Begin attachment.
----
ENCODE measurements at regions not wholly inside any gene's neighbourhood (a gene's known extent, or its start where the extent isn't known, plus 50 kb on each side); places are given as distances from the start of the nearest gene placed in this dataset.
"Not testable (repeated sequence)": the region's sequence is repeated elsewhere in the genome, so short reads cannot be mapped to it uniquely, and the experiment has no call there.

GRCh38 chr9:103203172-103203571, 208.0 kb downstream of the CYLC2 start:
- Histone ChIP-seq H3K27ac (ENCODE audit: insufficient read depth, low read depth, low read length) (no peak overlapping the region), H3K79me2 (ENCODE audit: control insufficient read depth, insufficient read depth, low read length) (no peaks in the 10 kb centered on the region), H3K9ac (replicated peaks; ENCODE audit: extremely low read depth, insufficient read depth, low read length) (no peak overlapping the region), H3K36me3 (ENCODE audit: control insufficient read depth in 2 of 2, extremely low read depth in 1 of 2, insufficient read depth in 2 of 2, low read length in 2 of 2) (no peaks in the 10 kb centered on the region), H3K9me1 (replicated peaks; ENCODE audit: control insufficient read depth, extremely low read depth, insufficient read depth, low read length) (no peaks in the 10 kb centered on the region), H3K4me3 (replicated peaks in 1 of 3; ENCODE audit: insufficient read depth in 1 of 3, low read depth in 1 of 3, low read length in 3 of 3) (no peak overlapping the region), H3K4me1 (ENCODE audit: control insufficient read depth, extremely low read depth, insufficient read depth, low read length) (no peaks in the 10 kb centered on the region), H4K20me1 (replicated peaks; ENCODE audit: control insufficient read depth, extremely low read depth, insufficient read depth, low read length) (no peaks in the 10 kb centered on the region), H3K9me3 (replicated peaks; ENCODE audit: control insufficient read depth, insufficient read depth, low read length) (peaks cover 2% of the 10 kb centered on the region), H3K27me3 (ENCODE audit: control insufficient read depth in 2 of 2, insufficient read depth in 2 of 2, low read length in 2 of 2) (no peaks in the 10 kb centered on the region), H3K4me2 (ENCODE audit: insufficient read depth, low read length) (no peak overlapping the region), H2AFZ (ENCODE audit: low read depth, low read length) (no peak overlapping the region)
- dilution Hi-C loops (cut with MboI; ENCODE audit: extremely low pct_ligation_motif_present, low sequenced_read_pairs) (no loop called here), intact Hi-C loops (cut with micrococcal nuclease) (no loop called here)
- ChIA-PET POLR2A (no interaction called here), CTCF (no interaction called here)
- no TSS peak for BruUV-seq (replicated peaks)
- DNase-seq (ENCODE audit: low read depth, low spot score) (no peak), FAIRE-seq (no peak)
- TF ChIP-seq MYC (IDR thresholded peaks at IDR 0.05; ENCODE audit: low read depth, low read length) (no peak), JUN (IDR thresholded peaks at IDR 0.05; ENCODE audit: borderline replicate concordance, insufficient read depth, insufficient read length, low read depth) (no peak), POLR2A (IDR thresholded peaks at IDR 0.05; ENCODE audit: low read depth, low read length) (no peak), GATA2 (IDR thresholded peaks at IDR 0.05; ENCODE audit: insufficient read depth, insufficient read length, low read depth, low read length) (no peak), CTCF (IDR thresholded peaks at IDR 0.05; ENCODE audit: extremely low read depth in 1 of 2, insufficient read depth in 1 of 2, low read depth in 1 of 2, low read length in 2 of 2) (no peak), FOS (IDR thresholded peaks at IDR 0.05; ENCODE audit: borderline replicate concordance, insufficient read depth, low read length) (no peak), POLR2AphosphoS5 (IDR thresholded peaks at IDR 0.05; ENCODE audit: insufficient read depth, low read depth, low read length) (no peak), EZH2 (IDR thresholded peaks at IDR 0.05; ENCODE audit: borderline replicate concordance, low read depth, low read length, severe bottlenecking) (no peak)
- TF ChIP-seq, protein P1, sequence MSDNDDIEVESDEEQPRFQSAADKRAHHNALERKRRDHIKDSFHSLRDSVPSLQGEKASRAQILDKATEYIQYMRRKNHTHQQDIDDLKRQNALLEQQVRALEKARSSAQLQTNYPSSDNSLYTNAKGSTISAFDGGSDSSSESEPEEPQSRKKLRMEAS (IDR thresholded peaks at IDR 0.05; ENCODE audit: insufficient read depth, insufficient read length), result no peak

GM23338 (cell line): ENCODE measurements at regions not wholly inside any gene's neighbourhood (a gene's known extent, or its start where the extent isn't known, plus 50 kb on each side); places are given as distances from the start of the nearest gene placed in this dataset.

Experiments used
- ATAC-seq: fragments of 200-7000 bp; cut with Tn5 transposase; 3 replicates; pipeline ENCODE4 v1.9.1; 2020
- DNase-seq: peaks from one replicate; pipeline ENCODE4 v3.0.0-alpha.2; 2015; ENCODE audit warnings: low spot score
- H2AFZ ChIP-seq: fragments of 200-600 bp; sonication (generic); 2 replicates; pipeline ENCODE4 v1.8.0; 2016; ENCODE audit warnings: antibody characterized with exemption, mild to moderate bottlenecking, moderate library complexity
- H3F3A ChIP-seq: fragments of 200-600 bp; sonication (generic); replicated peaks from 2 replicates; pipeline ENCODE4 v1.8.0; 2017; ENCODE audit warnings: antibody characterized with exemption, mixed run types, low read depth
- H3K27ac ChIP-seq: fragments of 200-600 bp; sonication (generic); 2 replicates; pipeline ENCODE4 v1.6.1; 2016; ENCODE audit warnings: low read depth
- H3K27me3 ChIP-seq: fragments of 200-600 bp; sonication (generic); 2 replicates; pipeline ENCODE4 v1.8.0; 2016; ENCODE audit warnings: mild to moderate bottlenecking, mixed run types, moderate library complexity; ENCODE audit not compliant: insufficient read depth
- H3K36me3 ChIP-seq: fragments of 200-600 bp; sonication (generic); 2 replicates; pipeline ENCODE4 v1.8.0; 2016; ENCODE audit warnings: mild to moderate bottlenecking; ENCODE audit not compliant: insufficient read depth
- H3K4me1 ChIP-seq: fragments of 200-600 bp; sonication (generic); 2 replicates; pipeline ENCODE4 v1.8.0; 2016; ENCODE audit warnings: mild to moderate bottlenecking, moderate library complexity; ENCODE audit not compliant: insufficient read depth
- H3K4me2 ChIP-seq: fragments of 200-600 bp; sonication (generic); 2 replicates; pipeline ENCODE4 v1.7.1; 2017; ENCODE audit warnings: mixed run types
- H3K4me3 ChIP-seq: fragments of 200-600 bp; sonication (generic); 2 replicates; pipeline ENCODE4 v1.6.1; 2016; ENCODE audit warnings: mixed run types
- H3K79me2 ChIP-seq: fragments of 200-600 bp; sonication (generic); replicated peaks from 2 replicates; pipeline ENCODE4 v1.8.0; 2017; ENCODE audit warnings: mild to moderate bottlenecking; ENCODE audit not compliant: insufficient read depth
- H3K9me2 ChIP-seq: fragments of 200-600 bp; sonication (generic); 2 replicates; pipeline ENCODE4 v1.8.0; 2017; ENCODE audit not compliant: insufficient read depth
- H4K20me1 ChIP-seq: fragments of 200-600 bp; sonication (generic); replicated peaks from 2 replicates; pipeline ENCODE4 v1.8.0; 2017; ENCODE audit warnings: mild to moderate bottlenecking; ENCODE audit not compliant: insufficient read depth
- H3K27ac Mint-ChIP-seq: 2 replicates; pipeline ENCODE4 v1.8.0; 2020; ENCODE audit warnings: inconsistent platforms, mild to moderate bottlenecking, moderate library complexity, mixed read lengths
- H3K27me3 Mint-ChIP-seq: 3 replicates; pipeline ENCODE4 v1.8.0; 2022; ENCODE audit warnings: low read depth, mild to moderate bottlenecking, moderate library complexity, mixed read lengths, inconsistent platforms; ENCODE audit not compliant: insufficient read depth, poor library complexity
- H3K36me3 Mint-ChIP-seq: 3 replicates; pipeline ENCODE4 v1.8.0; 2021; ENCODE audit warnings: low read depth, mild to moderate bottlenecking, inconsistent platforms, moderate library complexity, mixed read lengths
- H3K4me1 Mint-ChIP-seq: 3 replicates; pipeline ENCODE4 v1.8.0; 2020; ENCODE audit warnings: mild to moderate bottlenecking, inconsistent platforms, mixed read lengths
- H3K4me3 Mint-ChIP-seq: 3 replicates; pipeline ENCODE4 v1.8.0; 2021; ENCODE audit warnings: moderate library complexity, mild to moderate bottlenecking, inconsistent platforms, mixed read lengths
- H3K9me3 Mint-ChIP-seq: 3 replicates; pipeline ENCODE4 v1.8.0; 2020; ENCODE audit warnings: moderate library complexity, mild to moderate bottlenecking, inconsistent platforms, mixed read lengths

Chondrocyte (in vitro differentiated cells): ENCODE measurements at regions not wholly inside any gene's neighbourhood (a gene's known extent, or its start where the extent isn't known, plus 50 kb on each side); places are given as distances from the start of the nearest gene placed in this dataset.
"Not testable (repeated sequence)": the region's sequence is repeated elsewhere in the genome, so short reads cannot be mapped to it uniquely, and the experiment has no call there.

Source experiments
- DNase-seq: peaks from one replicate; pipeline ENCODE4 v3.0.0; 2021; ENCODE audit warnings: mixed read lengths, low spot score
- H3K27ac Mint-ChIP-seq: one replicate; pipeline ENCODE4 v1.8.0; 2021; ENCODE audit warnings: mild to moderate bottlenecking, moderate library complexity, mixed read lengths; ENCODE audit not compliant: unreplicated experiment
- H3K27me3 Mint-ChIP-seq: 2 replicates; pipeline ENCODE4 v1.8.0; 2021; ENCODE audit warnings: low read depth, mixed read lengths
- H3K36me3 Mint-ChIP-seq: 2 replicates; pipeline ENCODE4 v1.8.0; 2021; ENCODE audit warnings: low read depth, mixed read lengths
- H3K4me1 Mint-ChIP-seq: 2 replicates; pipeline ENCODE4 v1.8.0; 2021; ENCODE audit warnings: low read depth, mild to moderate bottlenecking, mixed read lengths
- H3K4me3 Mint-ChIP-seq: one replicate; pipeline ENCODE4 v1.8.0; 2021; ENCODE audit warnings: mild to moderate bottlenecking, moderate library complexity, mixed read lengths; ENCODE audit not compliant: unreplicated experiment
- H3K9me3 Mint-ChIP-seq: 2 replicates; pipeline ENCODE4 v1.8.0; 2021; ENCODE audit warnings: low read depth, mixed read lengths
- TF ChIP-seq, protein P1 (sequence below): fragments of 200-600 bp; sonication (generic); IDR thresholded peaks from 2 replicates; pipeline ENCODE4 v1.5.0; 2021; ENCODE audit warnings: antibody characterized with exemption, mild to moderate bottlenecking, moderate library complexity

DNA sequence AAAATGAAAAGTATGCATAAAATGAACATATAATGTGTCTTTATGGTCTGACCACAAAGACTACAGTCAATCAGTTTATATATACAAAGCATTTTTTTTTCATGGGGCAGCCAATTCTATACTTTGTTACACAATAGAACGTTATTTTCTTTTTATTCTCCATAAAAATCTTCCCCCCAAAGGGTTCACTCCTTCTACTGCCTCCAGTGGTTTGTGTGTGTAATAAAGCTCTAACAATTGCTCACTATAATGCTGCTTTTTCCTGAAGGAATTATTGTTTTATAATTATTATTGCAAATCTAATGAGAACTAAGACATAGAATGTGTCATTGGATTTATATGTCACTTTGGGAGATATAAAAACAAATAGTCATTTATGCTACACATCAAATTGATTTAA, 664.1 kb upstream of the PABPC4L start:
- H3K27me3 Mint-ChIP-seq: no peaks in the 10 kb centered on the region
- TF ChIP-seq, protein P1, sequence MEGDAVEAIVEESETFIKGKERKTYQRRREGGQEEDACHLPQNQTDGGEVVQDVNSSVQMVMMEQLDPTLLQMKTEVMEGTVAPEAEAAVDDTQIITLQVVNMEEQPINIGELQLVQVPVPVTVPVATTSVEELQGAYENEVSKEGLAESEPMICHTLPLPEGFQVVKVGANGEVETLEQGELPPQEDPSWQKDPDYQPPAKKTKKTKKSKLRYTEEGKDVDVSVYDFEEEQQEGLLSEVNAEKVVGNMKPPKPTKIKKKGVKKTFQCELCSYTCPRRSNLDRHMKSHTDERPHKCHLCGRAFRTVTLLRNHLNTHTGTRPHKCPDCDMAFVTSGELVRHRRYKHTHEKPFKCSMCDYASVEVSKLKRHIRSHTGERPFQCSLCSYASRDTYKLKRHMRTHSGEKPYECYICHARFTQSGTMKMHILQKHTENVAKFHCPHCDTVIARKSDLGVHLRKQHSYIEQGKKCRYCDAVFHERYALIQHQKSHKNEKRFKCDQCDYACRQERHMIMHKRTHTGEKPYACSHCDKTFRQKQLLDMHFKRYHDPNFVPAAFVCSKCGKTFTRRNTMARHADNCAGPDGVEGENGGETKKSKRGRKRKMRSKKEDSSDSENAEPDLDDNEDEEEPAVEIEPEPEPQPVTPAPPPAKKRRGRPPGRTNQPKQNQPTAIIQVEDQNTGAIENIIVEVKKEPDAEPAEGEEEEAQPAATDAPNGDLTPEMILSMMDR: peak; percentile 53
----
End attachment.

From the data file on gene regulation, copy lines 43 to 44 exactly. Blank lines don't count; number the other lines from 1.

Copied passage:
DNA sequence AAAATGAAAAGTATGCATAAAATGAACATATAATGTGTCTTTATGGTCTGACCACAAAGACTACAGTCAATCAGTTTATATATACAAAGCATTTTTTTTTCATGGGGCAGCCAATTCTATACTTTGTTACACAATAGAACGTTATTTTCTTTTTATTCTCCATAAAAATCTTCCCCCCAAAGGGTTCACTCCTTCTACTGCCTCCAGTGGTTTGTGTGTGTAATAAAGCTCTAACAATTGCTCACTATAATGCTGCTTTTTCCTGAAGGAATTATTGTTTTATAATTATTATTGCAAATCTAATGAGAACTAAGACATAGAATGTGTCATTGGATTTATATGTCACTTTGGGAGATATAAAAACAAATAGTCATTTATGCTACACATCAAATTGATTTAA, 664.1 kb upstream of the PABPC4L start:
- H3K27me3 Mint-ChIP-seq: no peaks in the 10 kb centered on the region